The silver tray, once in the possession of Iraqi Jews, now takes pride of place on the top shelf of a display at the Or Yehuda Babylonian Heritage Museum in Israel.
This is the remarkable story of the travels of a silver tray, looted from its Jewish owners in the 1941 pogrom known as the Farhud. It is told by Hussein Al-Hilli, an Iraqi Muslim journalist writing in al-Wanaltaqy. Linda Menuhin tells the story in i24 News:
Hussein Alhili, a Muslim Iraqi photographer and producer, had to flee Iraq shortly after the Gulf War in 1991. Alhili, currently living in Montreal, maintains good relationships with the Iraqi Jews who live there.
In his homeland he worked for foreign media outlets, which made him a perennial suspect in the eyes of the regime. Alhili decided to flee the country with his family. Aided by a Jordanian official, he managed to get his wife and two sons an extended visa to stay in Jordan and they quickly left for Amman.
Upon arrival in Amman, Alhili’s wife asked him to buy an expensive gift for the Jordanian official who had helped them. Alhili visited a Baghdad antique shop where the owner showed him various beautiful items, but none to his liking. Finally the store owner locked the door, went down to the basement and returned holding an impressive silver tray, which had the name of an Iraqi Jew engraved on its handle: “Yehoshua Jangana 1920.”
“This is a rare and precious tray that used to belong to the Jews of Iraq,” the man said. Alhili didi not know much about the Jewish community of Iraq and its history, but he did remember his grandmother’s stories about her Jewish neighbors in the city of Hilla, who in early 1950 were forced to leave hurriedly, abandoning their possessions, in order to immigrate to Israel. After some bargaining, Alhili bought the tray for $200.
Soon, Alhili himself was also forced to flee after a friend told him he had seen a letter with his name, written by a minister. Alhili didn’t wait to find out what it was about. He collected some personal items, leaving behind most of his possessions - even a fridge full of food - but not forgetting to take the silver tray. Disguising his appearance, he left Baghdad to join his family in Jordan.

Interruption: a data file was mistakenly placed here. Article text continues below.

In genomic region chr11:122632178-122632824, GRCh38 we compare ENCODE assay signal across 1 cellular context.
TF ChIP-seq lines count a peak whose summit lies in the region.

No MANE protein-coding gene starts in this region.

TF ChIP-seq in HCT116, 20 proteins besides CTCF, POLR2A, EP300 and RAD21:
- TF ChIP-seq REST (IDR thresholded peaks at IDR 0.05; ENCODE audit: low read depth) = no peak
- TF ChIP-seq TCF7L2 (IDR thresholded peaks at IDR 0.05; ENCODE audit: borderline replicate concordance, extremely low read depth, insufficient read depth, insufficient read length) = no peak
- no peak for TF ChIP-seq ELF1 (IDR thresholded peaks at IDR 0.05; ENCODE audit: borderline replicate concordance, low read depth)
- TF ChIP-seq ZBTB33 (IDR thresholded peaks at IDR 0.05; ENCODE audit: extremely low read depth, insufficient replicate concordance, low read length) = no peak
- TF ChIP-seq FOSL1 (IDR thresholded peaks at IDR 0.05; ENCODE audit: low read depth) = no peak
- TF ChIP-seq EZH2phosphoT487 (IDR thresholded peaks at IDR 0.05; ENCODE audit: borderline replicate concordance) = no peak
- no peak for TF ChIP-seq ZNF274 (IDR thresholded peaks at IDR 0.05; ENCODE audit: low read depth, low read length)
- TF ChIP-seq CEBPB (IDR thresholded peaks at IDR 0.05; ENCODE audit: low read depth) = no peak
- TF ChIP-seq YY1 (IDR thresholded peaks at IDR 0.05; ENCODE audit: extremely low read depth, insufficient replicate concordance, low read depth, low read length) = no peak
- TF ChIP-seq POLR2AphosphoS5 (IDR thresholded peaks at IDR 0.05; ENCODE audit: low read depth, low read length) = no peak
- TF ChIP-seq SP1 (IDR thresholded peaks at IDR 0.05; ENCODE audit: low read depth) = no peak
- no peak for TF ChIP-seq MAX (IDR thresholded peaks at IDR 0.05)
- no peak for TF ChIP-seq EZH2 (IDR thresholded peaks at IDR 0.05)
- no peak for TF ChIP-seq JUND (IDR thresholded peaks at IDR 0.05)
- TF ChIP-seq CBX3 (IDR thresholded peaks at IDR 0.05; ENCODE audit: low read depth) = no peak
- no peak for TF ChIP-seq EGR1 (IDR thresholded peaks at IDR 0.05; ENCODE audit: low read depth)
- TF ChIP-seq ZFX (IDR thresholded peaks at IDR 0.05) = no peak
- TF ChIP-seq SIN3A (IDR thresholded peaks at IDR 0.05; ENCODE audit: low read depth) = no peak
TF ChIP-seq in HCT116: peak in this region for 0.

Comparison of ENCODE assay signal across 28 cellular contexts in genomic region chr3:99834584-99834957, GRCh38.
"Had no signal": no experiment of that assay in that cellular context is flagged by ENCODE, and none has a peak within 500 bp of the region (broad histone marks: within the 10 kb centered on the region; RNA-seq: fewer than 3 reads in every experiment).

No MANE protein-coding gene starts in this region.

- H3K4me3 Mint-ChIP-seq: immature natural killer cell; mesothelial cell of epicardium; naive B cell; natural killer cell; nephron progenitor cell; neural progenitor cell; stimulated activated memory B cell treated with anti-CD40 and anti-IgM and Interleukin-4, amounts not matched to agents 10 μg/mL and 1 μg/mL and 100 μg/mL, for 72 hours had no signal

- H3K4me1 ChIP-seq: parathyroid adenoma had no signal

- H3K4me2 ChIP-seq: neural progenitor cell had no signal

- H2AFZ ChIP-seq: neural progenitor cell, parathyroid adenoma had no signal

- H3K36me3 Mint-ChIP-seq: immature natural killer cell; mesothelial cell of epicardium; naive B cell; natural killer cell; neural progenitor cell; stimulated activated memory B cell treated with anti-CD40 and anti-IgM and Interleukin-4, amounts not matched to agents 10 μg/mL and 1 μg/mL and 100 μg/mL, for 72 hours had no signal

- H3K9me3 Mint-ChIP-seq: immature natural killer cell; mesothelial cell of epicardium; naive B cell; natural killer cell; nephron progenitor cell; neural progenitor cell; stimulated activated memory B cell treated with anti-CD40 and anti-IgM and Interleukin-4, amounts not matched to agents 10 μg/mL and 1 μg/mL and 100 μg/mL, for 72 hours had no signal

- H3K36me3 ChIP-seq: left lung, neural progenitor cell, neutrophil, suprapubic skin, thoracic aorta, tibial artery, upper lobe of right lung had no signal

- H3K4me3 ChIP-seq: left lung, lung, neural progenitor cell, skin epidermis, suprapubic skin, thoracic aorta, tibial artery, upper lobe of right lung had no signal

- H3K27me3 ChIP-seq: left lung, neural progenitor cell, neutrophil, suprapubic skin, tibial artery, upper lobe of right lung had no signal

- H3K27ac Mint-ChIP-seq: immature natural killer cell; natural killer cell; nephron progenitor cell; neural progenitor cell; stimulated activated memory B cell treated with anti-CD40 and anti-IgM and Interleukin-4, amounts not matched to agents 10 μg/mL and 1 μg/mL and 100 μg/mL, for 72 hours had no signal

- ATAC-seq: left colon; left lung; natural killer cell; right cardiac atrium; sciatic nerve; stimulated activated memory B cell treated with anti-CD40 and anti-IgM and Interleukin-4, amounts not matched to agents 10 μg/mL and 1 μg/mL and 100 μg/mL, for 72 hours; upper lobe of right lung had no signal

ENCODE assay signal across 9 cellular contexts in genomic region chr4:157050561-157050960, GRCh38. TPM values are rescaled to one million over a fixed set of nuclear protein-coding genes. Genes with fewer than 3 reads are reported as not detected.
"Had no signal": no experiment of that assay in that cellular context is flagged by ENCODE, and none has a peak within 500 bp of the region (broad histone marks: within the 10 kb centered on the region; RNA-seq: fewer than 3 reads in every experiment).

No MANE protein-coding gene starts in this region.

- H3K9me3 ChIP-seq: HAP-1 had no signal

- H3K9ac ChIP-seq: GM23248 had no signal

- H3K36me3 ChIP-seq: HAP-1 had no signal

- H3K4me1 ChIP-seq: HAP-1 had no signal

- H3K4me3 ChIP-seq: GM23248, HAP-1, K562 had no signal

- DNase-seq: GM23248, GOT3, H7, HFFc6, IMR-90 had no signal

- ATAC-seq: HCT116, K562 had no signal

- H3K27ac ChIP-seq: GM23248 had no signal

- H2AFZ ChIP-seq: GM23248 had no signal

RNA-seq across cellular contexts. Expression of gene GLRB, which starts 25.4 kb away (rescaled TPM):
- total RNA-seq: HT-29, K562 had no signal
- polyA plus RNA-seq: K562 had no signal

However, by the time he got there, the Jordanian benefactor had disappeared and the tray moved with the family to Canada, where they sought to build a new life.
Once in Montreal, Alhili was required to choose a family doctor. He asked an Iraqi acquaintance, a veteran resident of Montreal, to recommend a good doctor. “There’s a doctor named Ahsan Samara, to whom many Iraqis go, but I don’t know if you’ll want to go to him because he’s Jewish,” the man said. “On the contrary,” Alhili answered. “I’d be happy to meet Jews after hearing so much about them.”
Alhili and Samara took to each other immediately and the two became fast friends. During their longtime friendship Samara lent Alhili books written by Iraqi Jews who had immigrated to Israel. Alhili was shocked to read about the Farhud Massacre - the pogrom or "violent dispossession" carried out against the Jewish population of Baghdad on June 1–2, 1941. The riots, which occurred on the Jewish holiday of Shavuot, broke out in a power vacuum following the collapse of the pro-Nazi government. Over 180 Jews were killed and 1,000 injured, and up to 300-400 rioters were killed in the attempt to quell the violence. Looting of property took place and 900 Jewish homes were destroyed.
The horrific event, Alhili said, weighed heavy on his heart, as did the silver tray. He felt the tray was robbed from its legal owners and must be returned to Jewish ownership. Alhili and his wife decided to give the tray to his Jewish doctor as a gift.
Moved by the gesture, Samara suggested Alhili give the tray, instead, to the
Babylonian Jewry Heritage Centerin Israel. As fate would have it, Anwar Shahin, one of the leaders of the Jewish community in Montreal, was going to Israel. Shahin, who like Alhili was also originally from the town of Hila, agreed to take the tray with him. Thus after decades, the journey that began in Baghdad, continued through Amman and Montreal, ended in Israel, where the tray finally found its resting placed at the museum.
“On a winter day I sit with my wife in our home in Montreal, both of us sipping hot tea, and I wonder out loud about my fate and that of Iraqi Jewry. I asked myself: What is really the difference between us? Our disposession is the same. The problem is not Saddam Hussein and his regime. The Jewish of Iraq were exposed to persecution for decades before Saddam’s regime.”
Alhili’s story generated a lot of reaction in Baghdad, Iraq’s bleeding capital, which can now openly talk about missing its Jews.
Read original article in full (Arabic)